Their rapid-fire, asymmetrical minor-key themes are not only executed flawlessly, but...
Bill Tilland 2002
A worthy (and final) addition to Cuneiform's reissue of the Univers Zero back catalogue, Crawling Wind was initially released in 1983 by the Japanese division of Recommended Records as a limited edition EP. On this reissue, the three original tracks have been supplemented by two unreleased live pieces, plus another excellent studio track, "Influences," which originally appeared on ReR's "Rock in Opposition" sampler. Chronologically, five of the six tracks on the CD came after the three landmark Univers Zero LPs originally issued on the French Atem label -- 1313, Heresie and Ceux Du Dehors. As such, Crawling Wind displays UZ at a creative peak, playing in a mature chamber rock style and featuring their unique mixture of stringed instruments (cello, viola, violin), woodwinds (bassoon, oboe, clarinet), keyboards (organ, harmonium, piano, synths) -- all propelled by the powerhouse, Magma-inspired rhythm section of Guy Seger on bass and Daniel Denis on drums.
The three live tracks are rather loosely structured, concentrating more on texture and mood, without the ferocious precision of the typical studio material. Cellist Andre Mergenthaler does a remarkable turn on "Triumph de Mouches," evoking a soul in torment or some malign emissary from the spirit world. It's a sound guaranteed to make the flesh crawl, if not the wind.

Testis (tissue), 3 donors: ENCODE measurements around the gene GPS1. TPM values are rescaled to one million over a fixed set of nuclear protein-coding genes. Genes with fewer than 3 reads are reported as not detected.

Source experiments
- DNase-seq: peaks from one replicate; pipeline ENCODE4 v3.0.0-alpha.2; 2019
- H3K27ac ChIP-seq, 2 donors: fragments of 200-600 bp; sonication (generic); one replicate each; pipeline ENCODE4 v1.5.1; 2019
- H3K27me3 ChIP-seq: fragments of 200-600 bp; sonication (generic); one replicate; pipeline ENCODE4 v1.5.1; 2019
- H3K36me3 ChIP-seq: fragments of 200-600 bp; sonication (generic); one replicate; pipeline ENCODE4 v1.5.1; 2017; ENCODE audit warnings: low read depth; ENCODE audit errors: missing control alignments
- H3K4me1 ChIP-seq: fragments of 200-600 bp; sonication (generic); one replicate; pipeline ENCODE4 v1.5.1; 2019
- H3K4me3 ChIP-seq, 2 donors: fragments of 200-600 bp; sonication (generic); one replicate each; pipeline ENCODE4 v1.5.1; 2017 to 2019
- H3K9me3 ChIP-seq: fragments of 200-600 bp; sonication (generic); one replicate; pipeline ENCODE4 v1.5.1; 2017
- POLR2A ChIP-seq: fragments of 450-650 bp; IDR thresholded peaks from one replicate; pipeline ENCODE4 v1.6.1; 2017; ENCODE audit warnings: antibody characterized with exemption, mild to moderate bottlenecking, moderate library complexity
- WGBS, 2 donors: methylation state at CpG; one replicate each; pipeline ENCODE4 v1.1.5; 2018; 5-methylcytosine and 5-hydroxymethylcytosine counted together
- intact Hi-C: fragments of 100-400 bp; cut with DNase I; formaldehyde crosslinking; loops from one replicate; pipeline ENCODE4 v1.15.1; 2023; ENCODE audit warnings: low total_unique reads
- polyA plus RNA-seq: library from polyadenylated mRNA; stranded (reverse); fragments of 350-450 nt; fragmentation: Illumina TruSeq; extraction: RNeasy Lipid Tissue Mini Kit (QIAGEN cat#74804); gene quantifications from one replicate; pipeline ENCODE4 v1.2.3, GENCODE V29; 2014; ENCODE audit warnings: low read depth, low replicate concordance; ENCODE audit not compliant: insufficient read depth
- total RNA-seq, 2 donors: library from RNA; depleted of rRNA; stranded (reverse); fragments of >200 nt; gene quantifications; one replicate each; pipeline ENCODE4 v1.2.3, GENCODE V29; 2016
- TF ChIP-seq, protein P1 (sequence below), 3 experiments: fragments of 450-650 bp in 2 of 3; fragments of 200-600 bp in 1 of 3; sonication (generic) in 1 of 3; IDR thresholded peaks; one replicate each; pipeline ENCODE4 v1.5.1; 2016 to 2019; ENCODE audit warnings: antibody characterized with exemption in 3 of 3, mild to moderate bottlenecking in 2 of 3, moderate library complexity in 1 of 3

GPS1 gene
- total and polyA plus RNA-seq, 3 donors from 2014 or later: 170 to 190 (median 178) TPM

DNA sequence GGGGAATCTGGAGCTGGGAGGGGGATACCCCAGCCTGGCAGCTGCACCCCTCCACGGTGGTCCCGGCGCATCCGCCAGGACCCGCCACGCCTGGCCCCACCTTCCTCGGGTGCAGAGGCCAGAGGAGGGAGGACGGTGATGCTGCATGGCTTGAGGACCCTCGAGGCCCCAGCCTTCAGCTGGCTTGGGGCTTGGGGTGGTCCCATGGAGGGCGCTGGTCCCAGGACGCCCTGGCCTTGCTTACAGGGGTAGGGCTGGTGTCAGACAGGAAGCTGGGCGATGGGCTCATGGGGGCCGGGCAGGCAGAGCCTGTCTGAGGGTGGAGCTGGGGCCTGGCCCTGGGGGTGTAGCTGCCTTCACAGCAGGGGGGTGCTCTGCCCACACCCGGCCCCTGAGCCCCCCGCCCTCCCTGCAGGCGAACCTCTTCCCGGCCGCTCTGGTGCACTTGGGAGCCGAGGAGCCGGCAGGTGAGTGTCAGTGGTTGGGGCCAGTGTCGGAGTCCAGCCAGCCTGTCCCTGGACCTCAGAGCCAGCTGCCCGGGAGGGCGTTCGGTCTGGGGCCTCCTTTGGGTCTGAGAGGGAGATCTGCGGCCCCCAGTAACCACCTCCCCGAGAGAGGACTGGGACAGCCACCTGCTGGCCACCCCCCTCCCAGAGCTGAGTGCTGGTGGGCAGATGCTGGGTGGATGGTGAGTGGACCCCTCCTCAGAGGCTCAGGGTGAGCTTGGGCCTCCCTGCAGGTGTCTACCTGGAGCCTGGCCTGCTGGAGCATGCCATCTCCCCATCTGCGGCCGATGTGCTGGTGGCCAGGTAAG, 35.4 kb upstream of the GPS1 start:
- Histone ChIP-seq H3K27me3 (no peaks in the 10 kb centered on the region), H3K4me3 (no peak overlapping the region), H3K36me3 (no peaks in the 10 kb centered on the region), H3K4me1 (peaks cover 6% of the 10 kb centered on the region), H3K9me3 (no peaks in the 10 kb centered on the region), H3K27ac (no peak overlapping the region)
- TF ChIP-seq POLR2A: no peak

"Toujours plus a l'est" and "Influences" are classic Univers Zero, filled with slashing runs, unexpected melodic turns and jagged, relentlessly percussive pulses. Their rapid-fire, asymmetrical minor-key themes are not only executed flawlessly, but the music has a rugged vitality lacking in most of its later art rock equivalents where cleverness and virtuosity came to be valued over substance. Univers Zero's music may be relatively tough to play, but complexity or virtuosity is never the point. And while the morbid gloom of the original album cover art (together with drummer Denis's well-known enthusiasm for pulp horror writer H.P.Lovecraft) may create expectations of generic Gothic kitsch, Univers Zero's music is commendably free of posturing or affectation. This dedicated and tightly disciplined group really did listen carefully to Bartok and Stravinsky, not to mention Shostokovich, Prokofiev, and earlier Russian orientalists such as Rimsky-Korsakov. And their music really does integrate rock and 20th century classical music, rather than just making a few superficial grandstand moves (I won't mention any names) in the direction of high culture.
Listeners unacquainted with Univers Zero should probably pick up one or more of their first three releases prior to obtaining this one. On the other hand, Crawling Wind could conceivably serve as a representative UZ primer for the novice listener, as its mixture of live and studio dates provides a rich and varied musical feast. UZ completists, of course, will simply have to have this CD -- and they won't be disappointed.